How to improve your public speaking, without breaking the bank
The Sheep Dip Approach
Early in my career, like many people working for a big company, I was sent on a few courses on public speaking and presentation skills. These one-day courses covered everything from breathing, posture and body language through to planning the structure and content of your speech and the use of visual aids. Towards the end of the day, everyone would have a few minutes of practice which was critiqued and then we went away with a note of all our ‘areas to work on.’
My bad habits include a tendency to talk too quickly, using filler words such as ‘um’, ‘ah’, ‘so’ and clasping my hands in nervousness. Like learning to drive or getting fit, it is hard to eradicate your bad habits and learn advanced techniques all in one go. You are more likely to succeed by learning new skills and embracing good habits over time with regular practice.
So, while I might have left the one-day ‘sheep dip’ training course with a list of good intentions, I didn’t really make an effort to practice regularly and take a more sustained approach to working on my skills.
The Slow Grow Approach
Several years ago, I was invited to speak at a rather important conference and decided to invest in some one-to-one coaching. The coach that I worked with was fabulous, and it was certainly effective for the speech that we were focused on. But it was quite costly, so only really an option for major events and I was not sure that it succeeded in changing many of my behaviours in the long term.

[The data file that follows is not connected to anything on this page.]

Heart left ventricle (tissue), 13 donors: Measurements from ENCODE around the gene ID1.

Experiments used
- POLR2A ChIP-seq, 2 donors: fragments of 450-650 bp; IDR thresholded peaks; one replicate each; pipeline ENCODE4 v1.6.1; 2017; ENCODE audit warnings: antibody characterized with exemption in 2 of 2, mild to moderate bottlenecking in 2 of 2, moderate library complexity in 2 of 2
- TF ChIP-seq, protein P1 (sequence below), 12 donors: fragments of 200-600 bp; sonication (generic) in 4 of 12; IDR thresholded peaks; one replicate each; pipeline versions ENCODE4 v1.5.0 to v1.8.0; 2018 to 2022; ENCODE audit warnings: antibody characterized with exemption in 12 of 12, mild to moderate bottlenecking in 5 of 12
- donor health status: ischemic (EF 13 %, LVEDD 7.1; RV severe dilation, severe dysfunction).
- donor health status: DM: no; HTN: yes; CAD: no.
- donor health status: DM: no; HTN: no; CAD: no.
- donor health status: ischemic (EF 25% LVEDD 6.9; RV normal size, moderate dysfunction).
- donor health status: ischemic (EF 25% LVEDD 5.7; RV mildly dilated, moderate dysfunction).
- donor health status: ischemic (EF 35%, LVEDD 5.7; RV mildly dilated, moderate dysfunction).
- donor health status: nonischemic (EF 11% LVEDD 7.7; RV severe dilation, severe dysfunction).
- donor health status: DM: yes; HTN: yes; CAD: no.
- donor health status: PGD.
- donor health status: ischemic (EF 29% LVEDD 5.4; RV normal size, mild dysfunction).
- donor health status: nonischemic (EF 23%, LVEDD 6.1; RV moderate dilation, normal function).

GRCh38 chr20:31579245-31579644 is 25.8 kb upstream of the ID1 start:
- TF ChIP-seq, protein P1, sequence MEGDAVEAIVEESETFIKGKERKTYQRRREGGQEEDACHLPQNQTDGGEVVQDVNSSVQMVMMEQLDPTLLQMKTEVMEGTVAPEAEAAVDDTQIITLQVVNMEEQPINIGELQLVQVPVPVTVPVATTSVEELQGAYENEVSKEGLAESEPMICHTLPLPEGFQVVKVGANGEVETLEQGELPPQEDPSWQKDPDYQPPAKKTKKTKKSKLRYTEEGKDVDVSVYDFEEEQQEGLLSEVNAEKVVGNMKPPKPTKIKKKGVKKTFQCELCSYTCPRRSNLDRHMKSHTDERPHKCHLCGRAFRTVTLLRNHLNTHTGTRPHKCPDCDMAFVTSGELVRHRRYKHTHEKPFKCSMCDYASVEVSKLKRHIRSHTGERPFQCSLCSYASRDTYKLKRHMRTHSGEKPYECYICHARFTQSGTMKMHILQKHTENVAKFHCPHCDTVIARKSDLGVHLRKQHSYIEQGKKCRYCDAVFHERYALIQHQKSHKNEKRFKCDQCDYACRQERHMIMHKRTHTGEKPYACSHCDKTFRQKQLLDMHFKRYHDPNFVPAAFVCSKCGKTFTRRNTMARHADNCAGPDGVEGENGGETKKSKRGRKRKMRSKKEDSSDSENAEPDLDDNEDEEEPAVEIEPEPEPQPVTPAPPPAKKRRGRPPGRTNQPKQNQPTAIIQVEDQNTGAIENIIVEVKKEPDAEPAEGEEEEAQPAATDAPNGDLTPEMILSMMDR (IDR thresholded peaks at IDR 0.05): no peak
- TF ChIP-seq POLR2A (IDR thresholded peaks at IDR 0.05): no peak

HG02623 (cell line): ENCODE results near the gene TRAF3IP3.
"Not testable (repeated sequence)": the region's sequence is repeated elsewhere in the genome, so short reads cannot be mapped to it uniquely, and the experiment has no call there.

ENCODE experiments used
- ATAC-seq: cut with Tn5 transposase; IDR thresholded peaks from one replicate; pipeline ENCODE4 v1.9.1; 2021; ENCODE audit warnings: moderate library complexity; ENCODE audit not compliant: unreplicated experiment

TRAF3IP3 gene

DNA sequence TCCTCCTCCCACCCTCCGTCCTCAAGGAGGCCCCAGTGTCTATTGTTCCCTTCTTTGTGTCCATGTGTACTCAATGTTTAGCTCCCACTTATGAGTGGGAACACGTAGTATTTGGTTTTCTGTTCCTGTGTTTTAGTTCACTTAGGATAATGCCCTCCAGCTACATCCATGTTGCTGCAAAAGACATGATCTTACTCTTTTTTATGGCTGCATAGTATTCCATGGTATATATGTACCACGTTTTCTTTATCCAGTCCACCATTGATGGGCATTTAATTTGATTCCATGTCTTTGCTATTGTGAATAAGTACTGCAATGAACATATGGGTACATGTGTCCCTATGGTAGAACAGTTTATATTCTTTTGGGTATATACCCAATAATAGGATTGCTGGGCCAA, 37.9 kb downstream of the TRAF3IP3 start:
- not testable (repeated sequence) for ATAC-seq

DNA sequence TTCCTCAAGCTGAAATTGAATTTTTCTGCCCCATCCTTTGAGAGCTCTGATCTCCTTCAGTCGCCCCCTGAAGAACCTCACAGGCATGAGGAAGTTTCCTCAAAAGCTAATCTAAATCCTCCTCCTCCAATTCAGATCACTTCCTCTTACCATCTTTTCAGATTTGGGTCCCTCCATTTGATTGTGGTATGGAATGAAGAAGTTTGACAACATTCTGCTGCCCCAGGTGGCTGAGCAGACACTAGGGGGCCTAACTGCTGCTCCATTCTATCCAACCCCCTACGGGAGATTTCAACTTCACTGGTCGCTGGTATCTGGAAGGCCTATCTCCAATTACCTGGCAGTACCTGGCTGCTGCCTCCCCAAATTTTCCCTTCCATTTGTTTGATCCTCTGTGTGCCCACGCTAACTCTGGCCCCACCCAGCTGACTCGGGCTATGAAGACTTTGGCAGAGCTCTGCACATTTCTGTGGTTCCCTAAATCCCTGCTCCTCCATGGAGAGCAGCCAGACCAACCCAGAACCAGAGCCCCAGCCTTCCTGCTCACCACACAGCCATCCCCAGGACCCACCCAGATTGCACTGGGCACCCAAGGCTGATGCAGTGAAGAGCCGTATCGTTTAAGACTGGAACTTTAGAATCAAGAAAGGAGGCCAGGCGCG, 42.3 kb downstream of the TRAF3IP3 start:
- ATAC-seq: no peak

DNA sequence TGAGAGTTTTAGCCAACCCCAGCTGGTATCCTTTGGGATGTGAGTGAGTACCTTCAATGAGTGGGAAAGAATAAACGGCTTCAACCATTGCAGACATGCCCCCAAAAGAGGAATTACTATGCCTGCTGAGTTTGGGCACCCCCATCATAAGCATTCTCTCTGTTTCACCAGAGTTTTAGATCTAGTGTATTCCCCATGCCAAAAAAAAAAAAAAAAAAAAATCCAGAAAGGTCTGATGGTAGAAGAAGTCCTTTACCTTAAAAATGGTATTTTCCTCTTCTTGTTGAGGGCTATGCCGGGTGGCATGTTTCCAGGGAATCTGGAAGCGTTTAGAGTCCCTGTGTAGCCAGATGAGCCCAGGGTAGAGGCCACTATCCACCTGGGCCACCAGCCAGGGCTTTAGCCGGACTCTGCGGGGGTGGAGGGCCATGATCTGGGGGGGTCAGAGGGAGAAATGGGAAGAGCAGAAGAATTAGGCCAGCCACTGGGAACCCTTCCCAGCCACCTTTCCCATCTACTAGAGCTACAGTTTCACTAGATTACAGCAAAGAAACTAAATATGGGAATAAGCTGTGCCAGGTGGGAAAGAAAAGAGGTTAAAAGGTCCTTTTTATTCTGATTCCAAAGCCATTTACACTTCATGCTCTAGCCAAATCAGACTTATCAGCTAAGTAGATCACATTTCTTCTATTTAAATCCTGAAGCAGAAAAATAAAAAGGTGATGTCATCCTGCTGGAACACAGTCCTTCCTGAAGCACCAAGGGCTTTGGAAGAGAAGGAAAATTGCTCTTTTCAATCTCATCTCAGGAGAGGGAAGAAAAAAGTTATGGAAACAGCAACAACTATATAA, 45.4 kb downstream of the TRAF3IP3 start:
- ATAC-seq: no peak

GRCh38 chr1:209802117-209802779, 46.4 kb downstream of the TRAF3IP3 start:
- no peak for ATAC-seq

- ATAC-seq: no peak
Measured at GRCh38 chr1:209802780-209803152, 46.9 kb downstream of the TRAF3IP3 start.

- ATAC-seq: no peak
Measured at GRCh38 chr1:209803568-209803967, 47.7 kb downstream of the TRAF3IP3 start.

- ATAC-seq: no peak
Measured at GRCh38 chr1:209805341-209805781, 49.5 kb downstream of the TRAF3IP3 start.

Then, a couple of years ago, I was invited to give a presentation in Poland to a conference of Polish and German lawyers. Delighted at the prospect of international travel, but daunted by the make-up of the audience, I decided that the cost of more coaching was a necessary investment. Then a friend mentioned Shropshire Speakers.
The Shropshire Speakers group, which is a member of the international Toastmasters network, offers members an opportunity to work on every aspect of their speaking skills at their own pace in a very supportive environment. The tried and tested programme follows a series of exercises, each of which encourages you to focus on one aspect of your performance such as body language or vocal variety.
As each speech exercise is around seven minutes long, it is not too onerous to prepare and rehearse. It is certainly long enough to stretch you and too long to wing it!
You also get to listen to other speakers (and pinch note their good ideas and techniques). As everyone shares the same objective, there is lots of support and constructive feedback. It is fantastic value for money, but the key benefit is that, with regular practice, over time you really do learn to suppress bad habits and develop new techniques.
I would recommend it to anyone who has tried the sheep-dip approach, and is wondering if a longer-term approach to continuous improvement might be more beneficial (and affordable).